Hanging Knee Raises vs Leg Raises

In this article we will compare and contrast the hanging knee raise vs the leg raise. Both of the movements offer core development and foundational skill sets for more advanced gymnastics and bodyweight centric movements.

Hanging Knee Raise

The hanging knee raise is a beginner level bodyweight core exercise that can be performed using a pull up bar, wood rings, parallette, or a Roman chair. This movement is done by simply lifting one’s knees to hip level, pulling them firmly into chest (with the abs). Be sure to not leave your legs too far forward in the raise to ensure proper hip flexor and lower abdomen recruitment.

Exercise Demo

In the below video the hanging knee raise is demonstrated. Note how the lifter remains in control and has constant tension and focus on the abdominals and body awareness.

Leg Raise

The leg raise is a more advanced progression from knee raises since the lifter must raise the entire weight of the leg (instead of the upper thigh only), making this movement more demanding on the abdominal muscles and lifter’s ability to control their core and movement. This exercise can be done lying on the floor/bench, or like the hanging knee raise, from a pull up bar, rings, parallettes, and Romain chair.

Exercise Demo

In the below video the leg raise is demonstrated from the hanging position. Note, that this can be done from any of the above positions, as long as the individual lifts the legs at least 90 degrees, if not more.

Hanging Knee Raises vs Leg Raise

Below are four distinguishing factors when determining which movement (hanging knee raise vs leg raise) is best for your fitness level, goals, and special considerations.

Level of Difficulty

Both the hanging knee raise and the leg raise are bodyweight movements that can be both challenging for beginner level lifters and fitness goers. The former however (lying leg raise) is typically accepted as the harder of the two movements since the individual must lift more of the leg weight (greater load) with the abdominals. For beginners, a combination of lying knee pull ins, lying leg lifts, and hanging knee raises can all be helpful in gaining core strength so that progression can be made toward exercise like hanging leg raises, strict toes to bar, and more.

Application to Gymnastic Movements

Both movements are foundational exercises for gymnastic progressions, core strength, and midline stability training. The hanging knee raise can be integrated within training programs prior to leg raises (either lying or hanging) to ensure proper body awareness and control. Once the individual can perform hanging knee raises, he/she can start integrating leg raises into a core/gymnastic training routine.

Lower Back Considerations

Excessive lumbar extension, regardless of the exercise, can be a risk to lumbar health, strain, and injury.When performing the hanging knee raise and the leg raise, coaches and trainers must be cognitive of an individual’s lumbar spine during such movements ensuring that excessive lumbar compensation does not occur when lowering the legs or at the end ranges (to assist in lifting the legs due to weak core stabilizers). In the event a lifter exhibits poor awareness or control of the lumbar spine, lying down versions may be best to start with, such as lying knee raises/tucks. Leg raises, even lying down, can be too difficult for some beginners, however can also be a smooth transition from lying knee raise movements.

Abdominal Development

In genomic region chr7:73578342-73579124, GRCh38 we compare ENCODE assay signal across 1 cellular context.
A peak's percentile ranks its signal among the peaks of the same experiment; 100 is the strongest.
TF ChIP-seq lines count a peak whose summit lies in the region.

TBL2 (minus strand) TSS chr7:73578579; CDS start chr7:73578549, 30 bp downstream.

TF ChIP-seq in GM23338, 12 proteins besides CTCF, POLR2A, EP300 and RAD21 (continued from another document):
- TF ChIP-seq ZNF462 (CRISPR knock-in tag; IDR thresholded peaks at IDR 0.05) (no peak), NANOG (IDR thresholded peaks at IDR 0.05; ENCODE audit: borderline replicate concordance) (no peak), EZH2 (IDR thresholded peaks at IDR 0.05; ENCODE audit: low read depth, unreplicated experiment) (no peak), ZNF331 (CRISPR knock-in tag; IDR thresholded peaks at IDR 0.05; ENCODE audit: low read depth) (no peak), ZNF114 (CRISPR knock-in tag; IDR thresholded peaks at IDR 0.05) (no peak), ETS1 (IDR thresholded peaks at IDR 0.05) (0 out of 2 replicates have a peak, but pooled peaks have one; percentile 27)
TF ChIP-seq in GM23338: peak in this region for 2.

Both of these exercises are movements that fall within core exercises, whether for bodyweight athletes, gymnastics, or anyone concerned with developing a stronger core. The hanging knee raise can help to develop stamina and strength in the rectus abdominis muscles, very similar to the leg raise.

More Hanging Knee Raise Articles

Check out the below exercise guides and articles covering the hanging knee raise and other abdominal exercises!

Featured Image: @tienchen_xoxo on Instagram

Mike Dewar

Mike Dewar

Mike holds a Master's in Exercise Physiology and a Bachelor's in Exercise Science. Currently, Mike has been with BarBend since 2016, where he covers Olympic weightlifting, sports performance training, and functional fitness. He's a Certified Strength and Conditioning Specialist (CSCS) and is the Assistant Strength and Conditioning Coach at New York University, in which he works primarily with baseball, softball, track and field, cross country. Mike is also the Founder of J2FIT, a strength and conditioning brand in New York City that offers personal training, online programs for sports performance, and has an established USAW Olympic Weightlifting club.In his first two years writing with BarBend, Mike has published over 500+ articles related to strength and conditioning, Olympic weightlifting, strength development, and fitness. Mike’s passion for fitness, strength training, and athletics was inspired by his athletic career in both football and baseball, in which he developed a deep respect for the barbell, speed training, and the acquisition on muscle.Mike has extensive education and real-world experience in the realms of strength development, advanced sports conditioning, Olympic weightlifting, and human movement. He has a deep passion for Olympic weightlifting as well as functional fitness, old-school bodybuilding, and strength sports.Outside of the gym, Mike is an avid outdoorsman and traveller, who takes annual hunting and fishing trips to Canada and other parts of the Midwest, and has made it a personal goal of his to travel to one new country, every year (he has made it to 10 in the past 3 years). Lastly, Mike runs Rugged Self, which is dedicated to enjoying the finer things in life; like a nice glass of whiskey (and a medium to full-bodied cigar) after a hard day of squatting with great conversations with his close friends and family.

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